May 21, 2024
New freestanding ERs: Faster care, but it can cost you

By Michelle Crouch

From SouthPark to Steele Creek, Mountain Island Lake to Waxhaw, sleek and efficient freestanding emergency rooms are springing up across the Charlotte region to serve patients, no hospital required.

Since 2010, Atrium Health has opened eight standalone emergency rooms in the Charlotte metro area, part of a nationwide building boom. Two more are on the way, with openings planned in Ballantyne later this year and in Concord in 2025. Also in the region, CaroMont Regional Medical Center operates a freestanding ER in Mount Holly.

The trend is playing out in other parts of the state, too, with new freestanding ERs in the Triangle and in Greensboro, and others coming to the Asheville area. 

For patients, the facilities are more convenient and typically have shorter wait times compared with hospital-based ERs, which are often more crowded. Patients visiting one for the first time are often astounded at how quickly they can get in and out.

But weeks later, they may be astounded again when they get the bill — with hospital-like charges that can total thousands of dollars for an hour-long visit.

As more freestanding ERs open in North Carolina and nationwide, some health care researchers are raising questions about whether the convenience is worth the escalating costs and confusion they can create for patients.

And then there are questions about access. 

Although hospitals say standalone facilities boost access to care, they tend to be mostly in affluent suburbs and not rural or low-income areas.

“You hear the argument that they are serving rural areas, but that’s not the case,” said Daniel Marthey, a researcher at Texas A&M who studies freestanding ERs. “Where they locate tends to be in suburban areas. They are targeting privately insured patients who are paying more, and that’s raising the price of care for all of us.”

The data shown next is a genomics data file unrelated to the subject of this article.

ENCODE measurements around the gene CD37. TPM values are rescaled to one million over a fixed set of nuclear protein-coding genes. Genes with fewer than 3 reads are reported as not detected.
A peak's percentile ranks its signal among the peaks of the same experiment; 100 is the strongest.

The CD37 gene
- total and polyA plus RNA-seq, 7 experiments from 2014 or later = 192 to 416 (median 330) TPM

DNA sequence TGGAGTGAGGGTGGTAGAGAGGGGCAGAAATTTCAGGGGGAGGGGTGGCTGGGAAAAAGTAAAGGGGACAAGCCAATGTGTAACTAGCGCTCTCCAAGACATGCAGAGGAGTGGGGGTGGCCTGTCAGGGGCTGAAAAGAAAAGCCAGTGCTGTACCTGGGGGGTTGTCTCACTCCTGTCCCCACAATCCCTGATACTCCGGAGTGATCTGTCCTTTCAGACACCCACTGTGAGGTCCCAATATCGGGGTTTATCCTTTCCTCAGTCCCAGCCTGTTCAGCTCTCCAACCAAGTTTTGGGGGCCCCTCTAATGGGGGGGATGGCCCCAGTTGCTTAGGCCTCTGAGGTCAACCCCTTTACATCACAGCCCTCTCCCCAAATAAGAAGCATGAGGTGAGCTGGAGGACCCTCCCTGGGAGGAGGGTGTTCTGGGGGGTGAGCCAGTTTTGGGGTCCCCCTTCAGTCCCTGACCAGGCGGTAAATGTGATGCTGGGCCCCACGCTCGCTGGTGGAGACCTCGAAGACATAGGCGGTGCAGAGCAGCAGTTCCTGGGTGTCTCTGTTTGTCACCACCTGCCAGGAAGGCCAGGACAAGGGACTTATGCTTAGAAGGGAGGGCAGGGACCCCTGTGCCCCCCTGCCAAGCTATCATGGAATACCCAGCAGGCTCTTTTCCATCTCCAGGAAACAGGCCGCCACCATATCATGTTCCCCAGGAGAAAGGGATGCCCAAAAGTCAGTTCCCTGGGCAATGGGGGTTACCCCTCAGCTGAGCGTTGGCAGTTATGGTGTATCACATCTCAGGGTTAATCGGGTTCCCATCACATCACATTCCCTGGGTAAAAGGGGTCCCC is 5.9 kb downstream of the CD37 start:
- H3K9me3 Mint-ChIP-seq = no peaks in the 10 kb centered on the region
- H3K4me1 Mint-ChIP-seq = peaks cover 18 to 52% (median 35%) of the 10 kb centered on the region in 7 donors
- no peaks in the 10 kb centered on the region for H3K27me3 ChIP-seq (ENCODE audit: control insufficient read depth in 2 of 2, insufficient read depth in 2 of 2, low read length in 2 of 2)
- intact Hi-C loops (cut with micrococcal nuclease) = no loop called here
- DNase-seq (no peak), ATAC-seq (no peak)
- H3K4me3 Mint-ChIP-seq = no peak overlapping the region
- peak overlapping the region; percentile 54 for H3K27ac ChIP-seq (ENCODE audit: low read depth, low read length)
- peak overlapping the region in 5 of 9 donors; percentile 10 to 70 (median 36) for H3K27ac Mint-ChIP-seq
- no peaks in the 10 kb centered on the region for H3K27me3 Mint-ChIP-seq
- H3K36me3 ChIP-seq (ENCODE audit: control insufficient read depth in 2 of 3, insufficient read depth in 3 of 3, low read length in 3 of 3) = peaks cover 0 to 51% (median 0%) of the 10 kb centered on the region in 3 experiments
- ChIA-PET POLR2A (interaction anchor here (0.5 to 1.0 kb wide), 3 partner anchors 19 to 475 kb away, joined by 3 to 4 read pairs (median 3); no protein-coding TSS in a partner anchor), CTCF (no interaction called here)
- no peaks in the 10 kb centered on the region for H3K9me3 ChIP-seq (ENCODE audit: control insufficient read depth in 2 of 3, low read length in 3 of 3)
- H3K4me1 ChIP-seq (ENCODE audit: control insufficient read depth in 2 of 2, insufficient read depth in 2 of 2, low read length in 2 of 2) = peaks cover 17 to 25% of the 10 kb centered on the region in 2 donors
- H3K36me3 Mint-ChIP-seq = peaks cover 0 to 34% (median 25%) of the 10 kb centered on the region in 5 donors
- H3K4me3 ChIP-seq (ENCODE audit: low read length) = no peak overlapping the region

Studies show many patients go to standalone ERs for problems that could be treated at a lower-cost urgent care center, while others go in with conditions that need a higher level of care, so they have to wait for (and pay for) an ambulance transfer to a hospital.

The rise of hospital-free ERs

In 2001, freestanding ERs accounted for just 1 percent of all emergency departments nationwide. By 2016, that proportion had risen to 11 percent, according to Becker’s Hospital Review. More recent numbers are hard to come by, but experts said the trend has accelerated.

In some states, such as Texas, hundreds of standalone facilities have opened, including many not linked to a larger health system.

The trend has unfolded more slowly in North Carolina, mostly because freestanding emergency departments (EDs) are regulated through the state’s Certificate of Need approval process. The state requires them to be affiliated with a hospital.

Atrium, which operates almost half of the state’s 16 freestanding ERs, chooses locations “with expansion and ease of access in mind,” according to an email from Jennifer Sullivan, an emergency medicine physician and Atrium’s senior vice president of strategic operations.

“This has become an easier option for patients, because they can drive themselves or a family member, as opposed to an ambulance perhaps bringing them,” she said.